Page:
By Michele Landsberg
Updated September 21, 1990 at 04:00 AM EDT

Oh no! Bruce Patman, the richest boy at Sweet Valley High (”He wore designer clothes [and] drove a fabulous black Porsche…On top of that, Bruce was drop- dead handsome”), is going to have to battle it out with his poor-boy orphan cousin Roger for the inheritance he always thought was his alone!

But don’t worry; the ’80s are over. Even though Grandfather Patman, an egomaniacal tycoon, forces Roger and Bruce into a money-making competition to see who will inherit the estate, there are no mean old hostile takeovers or leveraged buyouts in sight. Bruce and Rog and all their sweet shiny-haired girlfriends give lots of money to charity and learn that cooperation is best.

Well, what did you expect from the Sweet Valley High series, the most popular pulp teenage books in America? Stuff like Bruce’s Story isn’t even written; it’s manufactured by Francine Pascal’s ”packagers” (there are currently over 77 million copies of her various series in print). Pascal has cheerfully confessed that not only does she not write her books — she has a staff that fills in her outlines — she doesn’t even read them.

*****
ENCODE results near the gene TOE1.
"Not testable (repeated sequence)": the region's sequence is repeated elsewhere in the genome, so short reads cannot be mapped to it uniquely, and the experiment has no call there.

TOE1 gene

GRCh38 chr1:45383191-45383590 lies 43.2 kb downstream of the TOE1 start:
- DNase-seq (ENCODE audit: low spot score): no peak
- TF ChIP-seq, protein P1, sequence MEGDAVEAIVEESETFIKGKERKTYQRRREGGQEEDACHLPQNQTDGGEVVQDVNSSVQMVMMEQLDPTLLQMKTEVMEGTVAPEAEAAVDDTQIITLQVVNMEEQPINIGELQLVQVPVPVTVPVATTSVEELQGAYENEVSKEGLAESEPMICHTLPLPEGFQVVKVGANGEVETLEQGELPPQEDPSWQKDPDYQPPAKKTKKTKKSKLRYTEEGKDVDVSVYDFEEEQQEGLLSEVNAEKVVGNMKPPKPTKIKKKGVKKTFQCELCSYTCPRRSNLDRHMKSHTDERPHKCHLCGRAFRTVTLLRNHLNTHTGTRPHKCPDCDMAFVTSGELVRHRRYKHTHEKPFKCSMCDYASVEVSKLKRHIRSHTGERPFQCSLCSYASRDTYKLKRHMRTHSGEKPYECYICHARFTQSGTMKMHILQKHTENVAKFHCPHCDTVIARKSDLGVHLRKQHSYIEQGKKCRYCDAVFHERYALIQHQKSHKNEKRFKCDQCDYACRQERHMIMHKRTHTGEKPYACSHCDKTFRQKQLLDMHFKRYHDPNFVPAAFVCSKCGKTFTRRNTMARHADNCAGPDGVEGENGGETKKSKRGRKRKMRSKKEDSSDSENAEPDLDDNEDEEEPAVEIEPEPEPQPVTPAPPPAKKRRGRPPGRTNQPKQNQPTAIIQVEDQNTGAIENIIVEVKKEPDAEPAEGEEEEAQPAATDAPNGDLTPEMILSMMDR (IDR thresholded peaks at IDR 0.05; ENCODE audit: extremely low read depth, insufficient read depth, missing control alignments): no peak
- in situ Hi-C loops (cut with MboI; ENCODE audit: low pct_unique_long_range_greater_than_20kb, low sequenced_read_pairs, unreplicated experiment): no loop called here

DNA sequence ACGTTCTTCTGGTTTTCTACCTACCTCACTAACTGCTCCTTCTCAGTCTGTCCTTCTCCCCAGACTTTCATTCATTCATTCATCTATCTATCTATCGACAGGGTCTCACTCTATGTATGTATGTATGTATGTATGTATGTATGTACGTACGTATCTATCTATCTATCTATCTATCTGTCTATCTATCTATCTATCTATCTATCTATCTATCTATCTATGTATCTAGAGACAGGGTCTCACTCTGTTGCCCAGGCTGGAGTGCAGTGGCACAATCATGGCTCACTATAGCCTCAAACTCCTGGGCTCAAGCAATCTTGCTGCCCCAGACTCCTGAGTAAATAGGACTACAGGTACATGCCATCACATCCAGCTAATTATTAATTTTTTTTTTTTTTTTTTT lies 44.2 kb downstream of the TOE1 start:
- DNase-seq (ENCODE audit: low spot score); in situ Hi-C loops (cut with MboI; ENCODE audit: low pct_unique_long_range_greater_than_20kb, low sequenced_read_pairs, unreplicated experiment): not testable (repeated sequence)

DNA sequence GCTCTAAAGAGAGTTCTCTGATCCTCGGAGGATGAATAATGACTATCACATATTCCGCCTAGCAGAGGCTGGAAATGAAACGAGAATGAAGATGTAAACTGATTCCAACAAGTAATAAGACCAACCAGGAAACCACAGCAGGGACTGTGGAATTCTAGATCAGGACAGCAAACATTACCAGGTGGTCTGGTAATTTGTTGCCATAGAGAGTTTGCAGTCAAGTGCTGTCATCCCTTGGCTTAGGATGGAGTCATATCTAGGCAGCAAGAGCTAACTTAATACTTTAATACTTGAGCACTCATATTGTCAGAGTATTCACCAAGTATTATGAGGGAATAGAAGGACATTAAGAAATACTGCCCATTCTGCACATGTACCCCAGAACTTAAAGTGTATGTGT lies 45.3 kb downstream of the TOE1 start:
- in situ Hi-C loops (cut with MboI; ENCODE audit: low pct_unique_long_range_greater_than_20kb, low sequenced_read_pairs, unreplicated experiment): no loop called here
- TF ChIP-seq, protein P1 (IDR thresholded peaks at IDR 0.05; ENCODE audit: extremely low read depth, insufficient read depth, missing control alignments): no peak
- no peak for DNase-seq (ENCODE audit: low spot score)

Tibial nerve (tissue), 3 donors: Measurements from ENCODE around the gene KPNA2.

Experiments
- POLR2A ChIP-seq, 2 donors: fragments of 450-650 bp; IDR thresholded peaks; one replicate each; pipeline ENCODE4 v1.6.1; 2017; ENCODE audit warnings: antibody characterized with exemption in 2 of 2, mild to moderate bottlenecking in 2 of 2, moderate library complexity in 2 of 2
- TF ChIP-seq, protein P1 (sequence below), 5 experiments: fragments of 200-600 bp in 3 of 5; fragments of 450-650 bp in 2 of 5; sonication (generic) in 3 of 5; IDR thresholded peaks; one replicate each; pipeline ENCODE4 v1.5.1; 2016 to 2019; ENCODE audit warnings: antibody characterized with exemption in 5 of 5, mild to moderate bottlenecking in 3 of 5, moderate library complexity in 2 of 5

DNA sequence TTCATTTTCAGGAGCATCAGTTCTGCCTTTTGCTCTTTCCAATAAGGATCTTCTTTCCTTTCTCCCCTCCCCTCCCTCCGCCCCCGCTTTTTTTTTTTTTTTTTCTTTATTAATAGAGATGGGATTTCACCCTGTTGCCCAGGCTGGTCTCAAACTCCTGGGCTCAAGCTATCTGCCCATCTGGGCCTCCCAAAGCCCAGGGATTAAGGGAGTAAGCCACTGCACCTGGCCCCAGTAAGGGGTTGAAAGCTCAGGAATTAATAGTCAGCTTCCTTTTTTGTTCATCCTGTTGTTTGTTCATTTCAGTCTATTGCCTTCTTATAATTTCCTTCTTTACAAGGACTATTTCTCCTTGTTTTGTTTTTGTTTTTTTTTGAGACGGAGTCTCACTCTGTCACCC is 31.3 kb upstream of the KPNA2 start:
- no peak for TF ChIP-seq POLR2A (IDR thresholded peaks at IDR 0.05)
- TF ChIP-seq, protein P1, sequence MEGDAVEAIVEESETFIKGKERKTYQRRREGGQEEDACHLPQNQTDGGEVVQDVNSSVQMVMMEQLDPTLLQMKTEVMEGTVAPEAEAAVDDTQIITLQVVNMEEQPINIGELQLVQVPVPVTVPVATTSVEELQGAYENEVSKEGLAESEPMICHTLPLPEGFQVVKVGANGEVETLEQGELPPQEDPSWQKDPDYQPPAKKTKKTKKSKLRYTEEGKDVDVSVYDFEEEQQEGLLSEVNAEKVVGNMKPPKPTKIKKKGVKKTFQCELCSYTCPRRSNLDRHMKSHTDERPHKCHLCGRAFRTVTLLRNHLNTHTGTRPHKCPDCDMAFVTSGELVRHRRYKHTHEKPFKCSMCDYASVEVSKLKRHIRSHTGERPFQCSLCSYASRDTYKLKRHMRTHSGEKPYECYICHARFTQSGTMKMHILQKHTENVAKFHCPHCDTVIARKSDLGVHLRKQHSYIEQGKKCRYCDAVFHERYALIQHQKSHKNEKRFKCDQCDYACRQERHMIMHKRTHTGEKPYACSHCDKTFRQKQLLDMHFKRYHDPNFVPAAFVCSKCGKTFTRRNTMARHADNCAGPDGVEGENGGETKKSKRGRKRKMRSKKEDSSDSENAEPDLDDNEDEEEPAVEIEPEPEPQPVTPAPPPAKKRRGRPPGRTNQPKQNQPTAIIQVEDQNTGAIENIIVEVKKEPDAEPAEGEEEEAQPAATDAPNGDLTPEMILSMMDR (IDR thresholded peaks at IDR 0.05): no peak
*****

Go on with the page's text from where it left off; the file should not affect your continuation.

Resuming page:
The series seems to have cleaned up some of its sexist stereotypes; now the books are as earnest as the Bobbsey Twins series. Still, they bear no relation to human truth or real fiction. Their slick insubstantiality is as satisfying as a main course of cotton candy. F